The INF treaty concerned ground based intermediate range missiles.
This is to say, missiles that are launched from ground, and whose maximum range is between 500km and 5500km. (310 - 3,420 mi)
Did the USA violate the Intermediate-Range Nuclear Forces treaty?
I just want to expand the previous answer: USA has used the Mark 41 vertical launch system on land in Poland in "Aegis ashore". This is a missile defense system, not an offensive system. The same Mark 41 VLS is a ubiquitous thing that can be found on the decks of most NATO combat vessels. Often loaded with cruise missiles. A success story in modular design.
Russia claims this means that the same canisters on land could just be loaded with cruise missiles. US claims there are modifications that prevent this. I'm not convinced by this explanation, and nobody can be without detailed engineering inspection. No honest actor would expect a potential adversary to believe such a claim.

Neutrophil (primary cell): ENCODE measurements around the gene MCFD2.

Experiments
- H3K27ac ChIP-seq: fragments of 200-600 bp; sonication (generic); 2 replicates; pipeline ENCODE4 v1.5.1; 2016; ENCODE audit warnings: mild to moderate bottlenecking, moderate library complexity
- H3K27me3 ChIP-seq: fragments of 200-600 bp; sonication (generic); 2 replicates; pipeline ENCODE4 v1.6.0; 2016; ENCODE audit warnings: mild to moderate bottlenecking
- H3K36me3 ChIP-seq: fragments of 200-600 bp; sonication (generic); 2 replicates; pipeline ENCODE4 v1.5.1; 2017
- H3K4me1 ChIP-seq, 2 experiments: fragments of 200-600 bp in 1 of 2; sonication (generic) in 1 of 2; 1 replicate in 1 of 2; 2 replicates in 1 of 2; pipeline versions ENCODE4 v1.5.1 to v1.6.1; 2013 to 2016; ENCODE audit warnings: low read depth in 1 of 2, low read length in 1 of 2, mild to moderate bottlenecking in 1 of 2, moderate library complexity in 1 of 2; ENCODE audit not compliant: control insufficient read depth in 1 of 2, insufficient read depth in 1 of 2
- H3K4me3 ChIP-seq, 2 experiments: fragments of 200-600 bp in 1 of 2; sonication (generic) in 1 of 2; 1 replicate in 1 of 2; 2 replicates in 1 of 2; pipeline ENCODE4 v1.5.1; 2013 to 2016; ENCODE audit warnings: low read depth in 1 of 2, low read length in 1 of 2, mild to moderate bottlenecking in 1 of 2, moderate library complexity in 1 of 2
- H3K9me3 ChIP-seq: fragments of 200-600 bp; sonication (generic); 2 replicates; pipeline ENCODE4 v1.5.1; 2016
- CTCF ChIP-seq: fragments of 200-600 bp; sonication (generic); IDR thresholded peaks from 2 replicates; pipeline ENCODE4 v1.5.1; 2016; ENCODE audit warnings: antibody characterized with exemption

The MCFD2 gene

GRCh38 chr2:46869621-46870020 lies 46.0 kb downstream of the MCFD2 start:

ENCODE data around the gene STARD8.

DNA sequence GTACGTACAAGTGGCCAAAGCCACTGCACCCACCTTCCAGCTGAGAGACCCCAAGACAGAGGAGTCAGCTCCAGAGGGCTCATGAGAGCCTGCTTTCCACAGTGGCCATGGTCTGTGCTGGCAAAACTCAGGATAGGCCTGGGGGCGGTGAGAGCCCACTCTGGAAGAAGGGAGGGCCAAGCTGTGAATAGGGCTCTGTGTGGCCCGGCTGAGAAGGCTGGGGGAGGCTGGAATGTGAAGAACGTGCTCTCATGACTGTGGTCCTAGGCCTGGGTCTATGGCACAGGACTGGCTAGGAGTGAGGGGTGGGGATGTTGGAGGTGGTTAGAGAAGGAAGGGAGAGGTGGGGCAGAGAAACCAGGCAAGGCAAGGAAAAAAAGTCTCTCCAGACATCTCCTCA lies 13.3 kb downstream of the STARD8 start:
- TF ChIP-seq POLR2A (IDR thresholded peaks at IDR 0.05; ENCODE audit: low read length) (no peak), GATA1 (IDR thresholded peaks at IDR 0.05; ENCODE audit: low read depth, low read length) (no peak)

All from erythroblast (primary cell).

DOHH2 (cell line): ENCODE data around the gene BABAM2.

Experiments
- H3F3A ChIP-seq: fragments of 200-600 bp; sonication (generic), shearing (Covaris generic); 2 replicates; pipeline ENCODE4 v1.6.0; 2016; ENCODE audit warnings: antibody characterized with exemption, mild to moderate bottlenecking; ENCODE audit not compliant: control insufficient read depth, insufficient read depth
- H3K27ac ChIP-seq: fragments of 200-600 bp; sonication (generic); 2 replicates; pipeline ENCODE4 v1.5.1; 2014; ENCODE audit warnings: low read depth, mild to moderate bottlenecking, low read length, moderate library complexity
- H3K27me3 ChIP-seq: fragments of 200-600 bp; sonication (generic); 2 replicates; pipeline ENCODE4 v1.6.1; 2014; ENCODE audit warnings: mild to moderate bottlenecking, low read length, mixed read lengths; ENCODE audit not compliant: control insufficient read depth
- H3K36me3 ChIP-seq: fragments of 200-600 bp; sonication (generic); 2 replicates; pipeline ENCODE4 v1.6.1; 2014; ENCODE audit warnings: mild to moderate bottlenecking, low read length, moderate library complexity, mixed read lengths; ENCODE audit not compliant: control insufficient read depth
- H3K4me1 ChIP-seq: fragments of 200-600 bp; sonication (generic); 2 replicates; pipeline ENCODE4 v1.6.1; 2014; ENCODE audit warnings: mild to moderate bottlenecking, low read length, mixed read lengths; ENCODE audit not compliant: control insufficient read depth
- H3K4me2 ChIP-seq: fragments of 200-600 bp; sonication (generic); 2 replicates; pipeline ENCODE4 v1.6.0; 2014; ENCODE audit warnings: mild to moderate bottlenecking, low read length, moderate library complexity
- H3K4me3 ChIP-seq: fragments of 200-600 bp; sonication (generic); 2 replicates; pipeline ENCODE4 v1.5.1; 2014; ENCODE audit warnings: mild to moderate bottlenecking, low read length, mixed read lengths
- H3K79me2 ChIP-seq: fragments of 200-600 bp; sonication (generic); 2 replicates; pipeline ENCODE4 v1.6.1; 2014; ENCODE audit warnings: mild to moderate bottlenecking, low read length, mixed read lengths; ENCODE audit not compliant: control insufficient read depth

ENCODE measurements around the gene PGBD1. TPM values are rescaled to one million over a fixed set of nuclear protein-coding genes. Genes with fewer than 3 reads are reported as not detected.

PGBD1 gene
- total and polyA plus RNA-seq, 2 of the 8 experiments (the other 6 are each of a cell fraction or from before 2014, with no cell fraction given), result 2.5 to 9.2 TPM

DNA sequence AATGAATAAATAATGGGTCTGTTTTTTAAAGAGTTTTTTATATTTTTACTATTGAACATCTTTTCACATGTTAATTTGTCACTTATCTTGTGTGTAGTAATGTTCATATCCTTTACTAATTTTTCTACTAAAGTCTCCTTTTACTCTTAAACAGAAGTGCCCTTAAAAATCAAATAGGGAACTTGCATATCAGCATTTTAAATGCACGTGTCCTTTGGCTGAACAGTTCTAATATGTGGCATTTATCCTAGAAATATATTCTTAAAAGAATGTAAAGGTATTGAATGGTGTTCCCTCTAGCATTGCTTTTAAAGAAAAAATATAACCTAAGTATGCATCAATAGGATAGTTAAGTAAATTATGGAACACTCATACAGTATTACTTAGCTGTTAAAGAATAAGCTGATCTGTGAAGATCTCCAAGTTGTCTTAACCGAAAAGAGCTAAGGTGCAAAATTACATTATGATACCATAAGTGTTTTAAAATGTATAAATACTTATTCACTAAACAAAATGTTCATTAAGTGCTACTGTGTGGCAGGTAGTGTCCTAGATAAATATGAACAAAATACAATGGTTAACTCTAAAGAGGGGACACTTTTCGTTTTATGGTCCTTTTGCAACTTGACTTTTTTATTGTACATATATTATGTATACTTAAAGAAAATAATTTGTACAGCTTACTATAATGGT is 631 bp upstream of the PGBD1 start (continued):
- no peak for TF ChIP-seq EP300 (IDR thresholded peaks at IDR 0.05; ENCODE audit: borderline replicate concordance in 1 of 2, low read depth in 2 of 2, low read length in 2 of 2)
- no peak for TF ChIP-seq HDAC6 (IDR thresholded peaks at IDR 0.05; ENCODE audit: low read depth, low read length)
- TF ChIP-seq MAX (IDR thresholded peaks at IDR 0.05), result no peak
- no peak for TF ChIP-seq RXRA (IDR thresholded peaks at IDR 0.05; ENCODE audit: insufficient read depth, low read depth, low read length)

Furthermore, after exiting INF it took only a few months for US to test a new missile that would have broken INF treaty. This is suspiciously fast. The reason is that the test was basically a naval launch tube containing a Tomahawk bolted onto a trailer. The canister is of the same Mark 41 VLS type. It is beyond obvious that US had no intention to stay in INF, the optics are so disrespectful.
The reasons can be speculated. It is true that the treaty was pretty inconsequential for US who can launch these missiles from a multitude of vessels, and aircraft. Russia has quite limited capability to do so, and was hurt more by INF.
The reason US is backing down from several treaties with Russia is probably that they feel like the appropriate great power to deal with is China, and for historical reasons most of the treaties do not concern them.